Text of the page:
These three companies just didn't live up to Mr. Market's expectations last week. Whether the target was set by the company's own management, by Wall Street analysts, or by the market at large, that miss can have serious consequences.

Sometimes an earnings stumble is a signal to sell, but digging in the dirt is also a good way to find turnaround candidates while they're getting beaten down. This week, a low-power specialist is underpowered, there's a cut in the cable, and, well, I don't know the way to San Jose.

Subsupra? Between the beyond?
Let's start off with low-powered semiconductor designer Transmeta (NASDAQ:TMTA). The onetime employer of Linux architect Linus Torvalds reported a net loss of $0.08 per share on $2.4 million in sales. That's a penny short of the pessimistic end of management guidance, $0.02 below the Wall Street consensus, and worse than the $0.01-per-share loss reported a year ago.

The shortfall against estimates can be explained by $4.3 million, or $0.02 per share, in restructuring charges as the company said goodbye to 39% of its total staff last month. The cuts aren't finished yet, either; in the next two quarters, another 25 to 33 people will lose their jobs, leaving Transmeta with between one-half and one-third as many employees as it had at the start of 2007.

Management pointed a finger or two, blaming the company's underperformance on road-map decisions at Sony (NYSE:SNE) and a disappointing product launch from Microsoft (NASDAQ:MSFT), both of which reduced Transmeta's licensing income.

The company isn't giving up entirely, and CEO Les Crudele pledged to focus his assets on developing new technologies as well as selling existing patent licenses to new customers. The long-term goal is to "build a company that is financially stable with a steady and consistent revenue stream, sustainable profitability, and positive cash flow."

That's all very good and noble, and the R&D budget did just about triple over last year -- but it's also very ambitious, to say the least. Transmeta was a pioneer in low-power semiconductor solutions a few years ago, but it's safe to say that the market has pretty much caught up to whatever competitive advantage the company once had. I'm not holding my breath while waiting for Transmeta to stop bleeding red ink, folks.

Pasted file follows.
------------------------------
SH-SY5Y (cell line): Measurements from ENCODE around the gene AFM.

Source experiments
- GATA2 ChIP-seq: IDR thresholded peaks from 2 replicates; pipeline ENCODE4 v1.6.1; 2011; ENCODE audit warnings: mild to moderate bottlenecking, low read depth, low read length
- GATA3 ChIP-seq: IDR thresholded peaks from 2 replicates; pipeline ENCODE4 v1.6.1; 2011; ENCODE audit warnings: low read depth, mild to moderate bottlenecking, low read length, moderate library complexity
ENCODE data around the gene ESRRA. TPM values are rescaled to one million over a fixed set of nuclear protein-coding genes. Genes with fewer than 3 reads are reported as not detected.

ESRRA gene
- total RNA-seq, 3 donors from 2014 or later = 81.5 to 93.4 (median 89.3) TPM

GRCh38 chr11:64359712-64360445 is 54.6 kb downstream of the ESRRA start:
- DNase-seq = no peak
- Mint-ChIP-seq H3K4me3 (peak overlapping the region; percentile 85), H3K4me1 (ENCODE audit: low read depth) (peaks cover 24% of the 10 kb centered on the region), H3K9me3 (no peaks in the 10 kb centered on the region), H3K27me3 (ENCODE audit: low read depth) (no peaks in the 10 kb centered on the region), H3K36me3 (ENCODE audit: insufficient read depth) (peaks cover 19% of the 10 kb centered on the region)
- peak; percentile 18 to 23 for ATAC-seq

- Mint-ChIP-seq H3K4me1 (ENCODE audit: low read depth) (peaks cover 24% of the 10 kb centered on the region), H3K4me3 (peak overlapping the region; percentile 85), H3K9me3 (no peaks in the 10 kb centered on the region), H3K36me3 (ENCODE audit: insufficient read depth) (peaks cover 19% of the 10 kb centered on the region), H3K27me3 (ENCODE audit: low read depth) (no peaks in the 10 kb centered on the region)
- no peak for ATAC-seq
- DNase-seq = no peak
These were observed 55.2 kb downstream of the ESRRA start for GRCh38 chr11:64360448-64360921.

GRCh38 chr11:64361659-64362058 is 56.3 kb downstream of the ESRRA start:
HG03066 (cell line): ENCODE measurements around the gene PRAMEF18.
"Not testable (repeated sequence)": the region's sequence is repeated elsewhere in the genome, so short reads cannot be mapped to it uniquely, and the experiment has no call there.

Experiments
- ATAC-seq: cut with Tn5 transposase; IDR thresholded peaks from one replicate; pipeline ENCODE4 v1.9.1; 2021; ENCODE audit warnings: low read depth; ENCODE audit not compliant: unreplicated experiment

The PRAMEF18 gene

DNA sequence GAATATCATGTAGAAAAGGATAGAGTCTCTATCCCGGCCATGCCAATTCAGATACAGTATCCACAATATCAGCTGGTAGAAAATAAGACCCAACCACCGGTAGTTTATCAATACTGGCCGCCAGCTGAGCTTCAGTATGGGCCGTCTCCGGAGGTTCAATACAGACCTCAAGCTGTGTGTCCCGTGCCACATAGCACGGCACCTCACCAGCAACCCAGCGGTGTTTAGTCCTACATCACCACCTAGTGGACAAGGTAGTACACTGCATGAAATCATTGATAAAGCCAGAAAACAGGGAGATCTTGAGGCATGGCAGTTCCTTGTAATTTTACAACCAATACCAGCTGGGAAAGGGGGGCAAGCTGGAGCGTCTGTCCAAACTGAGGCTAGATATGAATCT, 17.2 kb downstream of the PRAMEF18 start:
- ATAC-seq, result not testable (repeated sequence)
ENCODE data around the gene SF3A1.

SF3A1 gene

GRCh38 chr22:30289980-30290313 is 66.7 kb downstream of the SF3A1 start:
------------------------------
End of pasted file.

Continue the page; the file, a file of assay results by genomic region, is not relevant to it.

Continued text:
Hold the line
I'm moving on to our next miscreant, namely broadband communications provider Charter Communications (NASDAQ:CHTR). The cable, phone, and high-speed Internet traffic handler lost $396 million, or $1.08 per share, while analysts wanted a slimmer $0.80-per-share loss.

The press release put a $54 million interest and tax payments load front and center, though that doesn't explain all of this miss. In early February, a mid-quarter update kept pushing the idea of positive "adjusted EBITDA" numbers, but skipped over the negative GAAP earnings outlook entirely. Just remember that Earnings Before Inconvenient Things Don't Apply, and you'll be fine -- especially when even the EBITDA had to be massaged to remove even more uncomfortable facts. It's not the sort of corporate governance and candid insights into operations that I look to include in my own portfolio.

Charter is playing catch-up with larger cable operators like Comcast (NASDAQ:CMCSA) and Time Warner Cable (NYSE:TWC) by investing in bundled services. The famed "triple play" trifecta of phone, Internet, and television products brought over one conduit to the home and presented on one bill to the consumer does indeed drive margin improvements once it's implemented and properly marketed, but that kind of transformation comes easier to the giants with billions of dollars to spend than to relative midgets like Charter.

The balance sheet looks precarious, too. $60 million of cash on hand matches up rather poorly with $19 billion in long-term debt, and just the $478 million of interest payments on that massive debt goes a long way toward explaining the weak financial performance. The company keeps selling off assets to service its debts, and shareholder equity is sinking deeper into deficits every year. Can you say " value destroyer"?

What's that smell?
The last item on my list today is chemical detection expert RAE Systems (AMEX:RAE). RAE wants to be a homeland security play, selling things like gas detectors and radiation meters to firefighters, military forces, and manufacturing companies with potentially dirty or dangerous processes.

Wall Street forecast a $0.01 profit per share, and management provided revenue guidance of $17 million to $21 million. Sales topped that estimate at $21.1 million -- a 15% annual increase -- but earnings came in at a $0.02 loss per share.

Most of those strong sales happened in Europe and Asia, though management promised to pay more attention to the North American market, specifically the energy production, environmental safety, and first-responder sectors. Perhaps the company is anticipating truly exciting sales there, which would explain the 62% year-over-year inventory buildup, far ahead of sales growth. Got any particular plans, guys?

Fooled again!
Some of these underperformers are victims of larger circumstances, while others might have only themselves to blame. It's up to you to decide which down-on-their-luck companies should be able to pull themselves up by the bootstraps, and which really are stuck in the mud. Come back next week, and we'll take a look at another batch of mishaps and disappointments. It'll be fun and educational.

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Fool contributor Anders Bylund holds no position in the companies discussed this week, but his first CD player was a Sony Walkman. Time flies, doesn't it? You can see Anders' current holdings for yourself, and Foolish disclosure is cooler than the other side of the pillow.